The biker Unification Rally in Sacramento came off without a hitch this weekend. Whether it made any difference or not remains to be seen.
Somewhere between two and three thousand motorcycle enthusiasts peacefully assembled at the California State House. It was a photogenic rally. Members of at least a half dozen three-piece-patch clubs including the Hells Angels, Boozefighters, Henchmen, Grand Fathers, Hessians and the Marines participated. Despite all those great photo opportunities, news coverage was still slight.
The Sacramento rally was one bucket in a big international wave of biker protests this month. There will be more rallies in Australia and Western Europe on January 26. All the demonstrations will protest the profound transformation in the relationship between the governments of the western democracies and their citizens. The boundaries of the motorcycle outlaw frontier are shrinking fast. The real question is whether protesters still matter.
There is a precedent in California for motorcycle clubs to lobby and protest against overbearing state regulation of personal conduct. The Hells Angels helped lead the fight against the helmet law in the Golden State from the early 70s until the law finally went into effect in 1991. In ’91, state legislators used the Angels’ lurid public image to convince their fellow politicians to enact the law. The reasoning was that if the Angels opposed the law good people should be for it.
Last Saturday’s demonstrators were concerned with a handful of unexceptional issues that have been on the bikers rights agenda for years: Helmets, motorcycle emissions, exhaust noise, frame and other modifications, license plate placement and helmets. But the big issue, the one that has drawn one percenters into this political game, is the continued right to wear a patch.
Long ago, in the early 50s, club insignia were worn on jackets. Those words and symbols were a two-edged sword. They gave potential opponents and troublemakers fair warning about who they were about to cross but they also made it easy for cops to spot potential arrestees. The solution to the police problem was to buy a cheap second jacket – usually made of denim – cut the sleeves off, wear it over your good leather jacket and wear your patch on the back of your cutoff jacket or “cut.” Eventually, cuts evolved into something with a symbolic importance rivaling the American flag.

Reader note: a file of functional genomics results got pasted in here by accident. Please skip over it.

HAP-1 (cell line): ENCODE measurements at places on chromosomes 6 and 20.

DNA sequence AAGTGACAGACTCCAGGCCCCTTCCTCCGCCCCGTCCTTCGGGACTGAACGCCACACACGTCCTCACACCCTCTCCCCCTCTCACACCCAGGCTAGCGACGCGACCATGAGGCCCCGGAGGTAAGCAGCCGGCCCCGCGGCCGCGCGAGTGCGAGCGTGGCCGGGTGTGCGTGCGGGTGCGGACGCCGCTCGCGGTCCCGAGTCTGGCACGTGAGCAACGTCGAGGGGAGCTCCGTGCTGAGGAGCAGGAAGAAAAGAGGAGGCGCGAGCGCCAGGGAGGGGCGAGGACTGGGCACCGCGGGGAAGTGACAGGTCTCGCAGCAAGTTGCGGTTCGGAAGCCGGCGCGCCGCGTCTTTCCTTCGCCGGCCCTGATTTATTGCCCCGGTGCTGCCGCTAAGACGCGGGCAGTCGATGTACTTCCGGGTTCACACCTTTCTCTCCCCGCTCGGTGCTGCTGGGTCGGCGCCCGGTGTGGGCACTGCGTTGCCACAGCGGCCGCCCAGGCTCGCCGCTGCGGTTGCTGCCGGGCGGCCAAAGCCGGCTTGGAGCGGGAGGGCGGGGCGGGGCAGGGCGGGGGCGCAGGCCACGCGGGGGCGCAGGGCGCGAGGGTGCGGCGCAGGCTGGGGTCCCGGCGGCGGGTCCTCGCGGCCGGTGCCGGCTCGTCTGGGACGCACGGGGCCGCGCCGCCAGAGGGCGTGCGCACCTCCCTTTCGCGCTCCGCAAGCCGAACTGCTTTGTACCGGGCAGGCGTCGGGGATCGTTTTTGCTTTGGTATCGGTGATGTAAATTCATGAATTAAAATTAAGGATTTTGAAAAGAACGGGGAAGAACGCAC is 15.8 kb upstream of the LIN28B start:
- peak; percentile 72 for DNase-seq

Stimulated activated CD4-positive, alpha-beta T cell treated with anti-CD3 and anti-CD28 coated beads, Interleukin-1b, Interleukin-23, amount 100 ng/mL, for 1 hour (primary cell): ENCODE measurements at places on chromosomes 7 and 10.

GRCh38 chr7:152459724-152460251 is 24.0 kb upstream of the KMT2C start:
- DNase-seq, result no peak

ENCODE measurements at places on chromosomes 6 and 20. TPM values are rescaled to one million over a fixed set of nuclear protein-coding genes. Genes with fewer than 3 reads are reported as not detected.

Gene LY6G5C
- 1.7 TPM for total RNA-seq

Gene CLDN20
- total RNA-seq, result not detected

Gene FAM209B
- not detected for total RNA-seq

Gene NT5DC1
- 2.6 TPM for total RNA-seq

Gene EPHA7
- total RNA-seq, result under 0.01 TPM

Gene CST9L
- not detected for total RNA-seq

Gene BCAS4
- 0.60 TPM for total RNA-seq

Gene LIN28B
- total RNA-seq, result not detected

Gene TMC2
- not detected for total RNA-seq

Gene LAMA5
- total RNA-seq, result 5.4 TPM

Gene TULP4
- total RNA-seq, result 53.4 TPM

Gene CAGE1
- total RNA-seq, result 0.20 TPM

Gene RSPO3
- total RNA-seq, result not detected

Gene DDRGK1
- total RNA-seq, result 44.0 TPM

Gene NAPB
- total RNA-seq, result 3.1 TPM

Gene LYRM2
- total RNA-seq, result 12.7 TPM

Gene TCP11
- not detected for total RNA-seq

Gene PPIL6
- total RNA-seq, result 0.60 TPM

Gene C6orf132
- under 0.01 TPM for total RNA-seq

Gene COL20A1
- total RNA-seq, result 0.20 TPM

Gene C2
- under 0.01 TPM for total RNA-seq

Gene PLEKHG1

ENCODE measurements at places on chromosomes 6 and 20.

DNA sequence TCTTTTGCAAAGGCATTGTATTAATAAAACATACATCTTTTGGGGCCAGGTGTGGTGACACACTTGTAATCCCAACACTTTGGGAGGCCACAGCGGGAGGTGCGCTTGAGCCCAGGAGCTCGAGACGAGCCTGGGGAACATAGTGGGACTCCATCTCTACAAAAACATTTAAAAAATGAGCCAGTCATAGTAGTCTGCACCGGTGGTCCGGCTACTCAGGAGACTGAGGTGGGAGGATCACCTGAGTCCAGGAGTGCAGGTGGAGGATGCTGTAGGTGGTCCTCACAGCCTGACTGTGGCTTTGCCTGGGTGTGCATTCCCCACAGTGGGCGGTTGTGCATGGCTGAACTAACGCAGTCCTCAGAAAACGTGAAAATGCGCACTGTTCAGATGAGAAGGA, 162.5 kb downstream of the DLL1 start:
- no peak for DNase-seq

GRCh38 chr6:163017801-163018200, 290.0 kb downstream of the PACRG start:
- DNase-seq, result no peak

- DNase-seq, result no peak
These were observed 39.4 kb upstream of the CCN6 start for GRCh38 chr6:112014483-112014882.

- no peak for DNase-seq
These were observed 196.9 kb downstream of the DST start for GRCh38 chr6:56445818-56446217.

For about the last seven years policemen in several countries have tried a variety of strategies to force club members to take off or cover over their patches. This year in Australia, politicians have actually outlawed 25 motorcycle clubs and the ban has been buttressed by much Orwellian newspeak and a sophisticated propaganda campaign.
The United States Department of Justice has also tried this blunt force approach with the Mongols Motorcycle Club. The idea in Los Angeles is to get a famously dim-witted federal judge to declare the Mongols to be a criminal racket and then seize their club insignia. The proposed forfeiture is blatantly unconstitutional but reasonableness is not the point. The point is to hound the Mongols as unreasonably as possible until the club runs out of money to defend itself.
Motorcycle Rider Conspicuity
Unfortunately, the Department of Justice isn’t the only government agency at war with motorcycle clubs. Both the Department of Homeland Security and the National Highway Traffic Safety Administration are going after the patches. The NHTSA may actually be the greatest threat all clubs, including HOG, face to preserving their group identities.
Here comes the issue of motorcycle rider conspicuity. There is growing sentiment among government bureaucrats that motorcycle riders would be safer if they were more visible. It is true that most motorists who run over bikers claim they never saw them. So, the NHTSA thinks we would all be safer if we were forced to wear high visibility shirts when we ride. From there it is just a matter of drafting the rider conspicuity laws so club members cannot legally wear their cuts over the new, mandatory, orange and neon green shirts.
Rider conspicuity laws are something that traditional biker rights lobbying can affect. They are also the reason why motorcycle clubs have a renewed interest in political lobbying. Forewarned is forearmed.
The photo at the top of this story is courtesy Kevin at Save The Patch